Or at least, it appeals to me until I sit down and start to make a list of what I’d need to do. Take, for instance, the CZ. At a minimum, I would need an optic of some kind. Call it $130 for one of the Primary Arms micro-tubes, and $100 for the only picatinny rail universal mount which doesn’t lose its zero according to Internet reviewers.

Of course, that hardly gets me to ‘competitive’. I would need a compensator, and that’s where things start getting hairy. As far as I know, there aren’t any threaded barrels for .40 P-09s, so I’d have to either have one entirely custom-made (not exactly cheap) or have one of the 9mm threaded barrels bored out and rechambered for .40. (Also not cheap.) I’d then have to buy a compensator.

That gets me a little closer, but then I’d want longer magazines. There are 170mm extensions for the Tac Sport series, but those mags don’t fit P-09s. Some of the EAA/Tanfoglio magazines do, but those are on the order of $100 to $150 each. Iffy. The best I could hope for, as far as capacity, is probably 25 or 26, several shy of the widebody 1911s.

The list is even longer for a Beretta, and probably involves buying a whole new gun as the base, so that’s definitely out. Based on what I’d have to do to the CZ, so is Ghetto Open altogether.

Less Ghetto Open

My remaining options for Open play a little closer to the norm. I could buy a used CZ Czechmate, along with a supply of spare slide stops. That way, I could stay in the CZ ecosystem.

I could try one of the competition-ready 2011 clones from Eagle Importers’ SPS or MAC brands, both of which tip the money-scale at right about $2000 if I include an optic, with affordable magazines relative to other 2011s.

Either way, though, I’d be looking at $2500 or $3000 to go from today to shooting-ready. Although that’s cheap by Not At All Ghetto Open standards, it’s still a lot of money, especially with children likely to be in the picture by that time, and double-especially for a division I’m not even all that interested in.

Less Ghetto Open is out.

Carry Optics

Carry Optics is an interesting division. According to USPSA classifier stats, it’s very slightly faster than Limited—maybe 10%—despite using minor scoring. I could use my equipment pretty much as-is; all I would have to do is come up with some way to mount an optic.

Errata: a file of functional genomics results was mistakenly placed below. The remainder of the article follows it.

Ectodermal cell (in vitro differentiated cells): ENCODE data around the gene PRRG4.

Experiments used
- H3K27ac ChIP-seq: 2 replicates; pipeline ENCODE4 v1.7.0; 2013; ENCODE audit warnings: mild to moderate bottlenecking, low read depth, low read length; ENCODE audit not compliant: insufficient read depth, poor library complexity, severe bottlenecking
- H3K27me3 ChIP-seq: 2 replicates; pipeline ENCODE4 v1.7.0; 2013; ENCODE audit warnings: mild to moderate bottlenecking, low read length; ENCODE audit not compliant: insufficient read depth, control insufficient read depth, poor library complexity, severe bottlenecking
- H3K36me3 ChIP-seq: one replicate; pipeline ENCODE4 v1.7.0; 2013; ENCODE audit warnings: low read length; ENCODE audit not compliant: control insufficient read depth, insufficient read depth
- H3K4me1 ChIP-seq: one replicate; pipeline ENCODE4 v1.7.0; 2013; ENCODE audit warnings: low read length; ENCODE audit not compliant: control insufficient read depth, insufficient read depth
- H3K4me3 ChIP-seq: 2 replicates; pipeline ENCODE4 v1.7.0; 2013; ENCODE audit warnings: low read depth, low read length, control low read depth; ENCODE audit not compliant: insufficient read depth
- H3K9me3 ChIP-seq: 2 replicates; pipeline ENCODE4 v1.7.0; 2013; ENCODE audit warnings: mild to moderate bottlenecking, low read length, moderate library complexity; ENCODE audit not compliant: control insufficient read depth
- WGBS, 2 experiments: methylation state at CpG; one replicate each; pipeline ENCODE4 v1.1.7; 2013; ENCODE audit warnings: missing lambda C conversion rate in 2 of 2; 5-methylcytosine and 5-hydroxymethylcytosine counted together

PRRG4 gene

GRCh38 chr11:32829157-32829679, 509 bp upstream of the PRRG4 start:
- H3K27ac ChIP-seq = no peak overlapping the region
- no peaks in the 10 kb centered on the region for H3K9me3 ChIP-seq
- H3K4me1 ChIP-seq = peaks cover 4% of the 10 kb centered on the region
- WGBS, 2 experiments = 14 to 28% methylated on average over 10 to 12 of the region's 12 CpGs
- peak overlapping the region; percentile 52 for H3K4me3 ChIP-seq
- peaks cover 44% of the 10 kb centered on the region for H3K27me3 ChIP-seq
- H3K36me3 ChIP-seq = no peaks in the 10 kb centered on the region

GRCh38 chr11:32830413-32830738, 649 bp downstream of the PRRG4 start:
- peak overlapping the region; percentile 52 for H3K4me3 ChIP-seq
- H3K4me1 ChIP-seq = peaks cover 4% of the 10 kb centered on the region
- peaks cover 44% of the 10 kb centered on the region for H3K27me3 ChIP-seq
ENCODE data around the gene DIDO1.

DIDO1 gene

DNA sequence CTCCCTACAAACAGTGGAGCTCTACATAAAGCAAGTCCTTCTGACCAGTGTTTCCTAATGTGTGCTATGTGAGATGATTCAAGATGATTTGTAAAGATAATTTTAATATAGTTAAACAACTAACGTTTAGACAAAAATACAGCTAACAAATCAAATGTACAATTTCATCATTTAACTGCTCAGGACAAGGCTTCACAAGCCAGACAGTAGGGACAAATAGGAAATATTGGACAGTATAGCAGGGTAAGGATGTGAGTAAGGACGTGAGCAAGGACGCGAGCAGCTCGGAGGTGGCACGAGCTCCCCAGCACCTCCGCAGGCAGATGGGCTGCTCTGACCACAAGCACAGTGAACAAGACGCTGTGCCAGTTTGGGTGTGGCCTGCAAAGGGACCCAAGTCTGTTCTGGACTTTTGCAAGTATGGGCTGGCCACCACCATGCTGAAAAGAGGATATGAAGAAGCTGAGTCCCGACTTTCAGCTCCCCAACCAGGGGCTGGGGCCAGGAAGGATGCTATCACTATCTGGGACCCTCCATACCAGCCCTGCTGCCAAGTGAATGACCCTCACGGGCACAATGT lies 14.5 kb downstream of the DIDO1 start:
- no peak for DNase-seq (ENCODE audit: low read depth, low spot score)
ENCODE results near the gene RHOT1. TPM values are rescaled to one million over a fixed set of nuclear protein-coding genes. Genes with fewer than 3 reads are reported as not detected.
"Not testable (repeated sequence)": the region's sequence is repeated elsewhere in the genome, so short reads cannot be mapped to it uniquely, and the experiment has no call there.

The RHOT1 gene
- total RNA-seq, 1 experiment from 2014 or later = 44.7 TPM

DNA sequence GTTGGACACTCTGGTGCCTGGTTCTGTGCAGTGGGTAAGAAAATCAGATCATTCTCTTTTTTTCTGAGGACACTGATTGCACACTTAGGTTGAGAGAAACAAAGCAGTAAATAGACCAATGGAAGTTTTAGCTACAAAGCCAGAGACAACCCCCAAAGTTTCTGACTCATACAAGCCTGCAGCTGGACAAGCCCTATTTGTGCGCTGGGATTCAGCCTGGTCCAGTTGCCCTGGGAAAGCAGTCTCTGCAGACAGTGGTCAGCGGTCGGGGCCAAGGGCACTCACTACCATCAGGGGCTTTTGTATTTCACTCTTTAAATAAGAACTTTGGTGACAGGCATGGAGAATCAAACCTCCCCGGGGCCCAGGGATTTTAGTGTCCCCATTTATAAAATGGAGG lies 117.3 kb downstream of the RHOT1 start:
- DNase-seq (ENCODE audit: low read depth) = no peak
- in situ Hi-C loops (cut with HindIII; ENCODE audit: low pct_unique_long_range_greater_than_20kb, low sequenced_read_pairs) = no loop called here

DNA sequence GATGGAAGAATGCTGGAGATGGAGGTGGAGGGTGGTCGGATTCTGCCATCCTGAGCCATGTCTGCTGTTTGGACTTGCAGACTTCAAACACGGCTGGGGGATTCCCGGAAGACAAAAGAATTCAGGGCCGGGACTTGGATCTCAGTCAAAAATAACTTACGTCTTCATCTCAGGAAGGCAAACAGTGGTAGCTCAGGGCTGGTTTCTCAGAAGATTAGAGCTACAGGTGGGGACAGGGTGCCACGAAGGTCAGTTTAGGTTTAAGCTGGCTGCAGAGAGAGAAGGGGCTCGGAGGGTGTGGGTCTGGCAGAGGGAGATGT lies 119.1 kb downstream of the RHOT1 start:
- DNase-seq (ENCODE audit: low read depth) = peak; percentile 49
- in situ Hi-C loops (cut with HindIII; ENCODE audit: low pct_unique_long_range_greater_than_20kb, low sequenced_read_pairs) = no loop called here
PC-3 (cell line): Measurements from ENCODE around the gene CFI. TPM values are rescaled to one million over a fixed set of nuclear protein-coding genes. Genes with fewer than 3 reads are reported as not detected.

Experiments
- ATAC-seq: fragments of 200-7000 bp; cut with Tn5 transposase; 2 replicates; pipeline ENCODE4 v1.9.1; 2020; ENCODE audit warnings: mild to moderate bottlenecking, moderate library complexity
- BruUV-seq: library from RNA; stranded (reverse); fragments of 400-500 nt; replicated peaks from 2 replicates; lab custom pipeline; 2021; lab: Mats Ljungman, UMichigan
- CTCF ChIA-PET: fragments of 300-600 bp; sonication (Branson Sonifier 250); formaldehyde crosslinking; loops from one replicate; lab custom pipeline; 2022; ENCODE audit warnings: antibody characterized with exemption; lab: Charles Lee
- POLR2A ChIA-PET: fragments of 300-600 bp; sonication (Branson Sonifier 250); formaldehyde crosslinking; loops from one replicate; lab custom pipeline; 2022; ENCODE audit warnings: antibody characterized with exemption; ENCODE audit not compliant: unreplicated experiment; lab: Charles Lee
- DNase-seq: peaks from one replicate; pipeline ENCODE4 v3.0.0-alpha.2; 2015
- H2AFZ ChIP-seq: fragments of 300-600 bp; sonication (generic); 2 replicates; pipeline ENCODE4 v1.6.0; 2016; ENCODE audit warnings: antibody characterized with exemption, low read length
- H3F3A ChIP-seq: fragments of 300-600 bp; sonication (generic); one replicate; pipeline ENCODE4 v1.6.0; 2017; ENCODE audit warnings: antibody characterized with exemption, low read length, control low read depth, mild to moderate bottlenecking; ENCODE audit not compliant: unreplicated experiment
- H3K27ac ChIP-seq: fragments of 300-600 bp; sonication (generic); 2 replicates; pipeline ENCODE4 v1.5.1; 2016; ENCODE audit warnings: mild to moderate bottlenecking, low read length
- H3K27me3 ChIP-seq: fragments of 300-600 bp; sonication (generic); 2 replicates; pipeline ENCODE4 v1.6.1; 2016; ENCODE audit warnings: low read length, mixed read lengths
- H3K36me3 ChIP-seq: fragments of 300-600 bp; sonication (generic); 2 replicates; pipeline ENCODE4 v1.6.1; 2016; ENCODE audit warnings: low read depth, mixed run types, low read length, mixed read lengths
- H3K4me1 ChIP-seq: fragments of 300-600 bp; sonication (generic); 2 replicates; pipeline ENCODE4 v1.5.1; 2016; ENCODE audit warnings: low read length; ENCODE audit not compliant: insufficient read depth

The thing is, that changes the rear dovetail, and I’m happy with my sights on the Limited gun. I’d want a second slide, and that means I’d need a second gun plus the Cajun firing pin and springs, on top of an optic and a slide cut. The gun for the slide comes to about $420. Springer Precision makes a multi-optic mount compatible with the budget Burris and Vortex options, which retails for $45. A Burris FastFire III or a Vortex Viper or Venom can be had for $200.

My existing magazines, carriers, holsters, and belt are legal, although I’d have to pull the magwell off for Carry Optics competition. That makes the cost of entry roughly $700 to $750, counting shipping and transfer fees.

Frankly, when I started this section, I was expecting to write off Carry Optics altogether. Now, it’s one of the front-runners. Low cost of entry, cheap ammunition, and equipment commonality go a long way in my book.

Let me invent a few reasons to bring it down a peg. First, it’s trendy. I hate trendy. Second, I’d want to put the decocker back into my P-09, and there’s a fiddly little spring to deal with. Third, optics are still kind of cheating, even if it’s cool cheating I wouldn’t mind taking a crack at.

Revolver

If you know me at all, you shouldn’t be too surprised that revolver is the second front-runner. It’s the ultimate hipster division. Revolver shooting is very nearly a different game altogether, much more focused on shooting perfectly. (Every missed shot means more reloading, which is slow.)

I like the idea of revolver division, because it features a whole new set of technical skills and emphasizes shooting mastery much more than the semi-auto divisions. Your loading has to be perfect, and your shooting should be; otherwise, you’re going to be up a creek.